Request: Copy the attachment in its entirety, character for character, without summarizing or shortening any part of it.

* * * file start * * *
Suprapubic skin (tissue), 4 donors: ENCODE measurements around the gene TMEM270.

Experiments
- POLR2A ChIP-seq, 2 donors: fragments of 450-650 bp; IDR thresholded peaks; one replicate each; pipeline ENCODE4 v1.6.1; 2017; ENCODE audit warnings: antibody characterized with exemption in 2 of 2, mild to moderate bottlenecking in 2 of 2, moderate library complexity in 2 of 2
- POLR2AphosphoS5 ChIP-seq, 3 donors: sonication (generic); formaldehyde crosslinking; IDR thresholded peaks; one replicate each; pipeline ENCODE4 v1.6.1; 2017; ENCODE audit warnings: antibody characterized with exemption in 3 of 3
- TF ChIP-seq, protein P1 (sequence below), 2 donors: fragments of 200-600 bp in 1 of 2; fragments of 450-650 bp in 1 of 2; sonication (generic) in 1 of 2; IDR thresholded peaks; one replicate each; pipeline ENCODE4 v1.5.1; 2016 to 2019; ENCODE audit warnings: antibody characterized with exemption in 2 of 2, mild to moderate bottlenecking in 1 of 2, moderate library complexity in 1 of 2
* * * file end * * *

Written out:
Suprapubic skin (tissue), 4 donors: ENCODE measurements around the gene TMEM270.

Experiments
- POLR2A ChIP-seq, 2 donors: fragments of 450-650 bp; IDR thresholded peaks; one replicate each; pipeline ENCODE4 v1.6.1; 2017; ENCODE audit warnings: antibody characterized with exemption in 2 of 2, mild to moderate bottlenecking in 2 of 2, moderate library complexity in 2 of 2
- POLR2AphosphoS5 ChIP-seq, 3 donors: sonication (generic); formaldehyde crosslinking; IDR thresholded peaks; one replicate each; pipeline ENCODE4 v1.6.1; 2017; ENCODE audit warnings: antibody characterized with exemption in 3 of 3
- TF ChIP-seq, protein P1 (sequence below), 2 donors: fragments of 200-600 bp in 1 of 2; fragments of 450-650 bp in 1 of 2; sonication (generic) in 1 of 2; IDR thresholded peaks; one replicate each; pipeline ENCODE4 v1.5.1; 2016 to 2019; ENCODE audit warnings: antibody characterized with exemption in 2 of 2, mild to moderate bottlenecking in 1 of 2, moderate library complexity in 1 of 2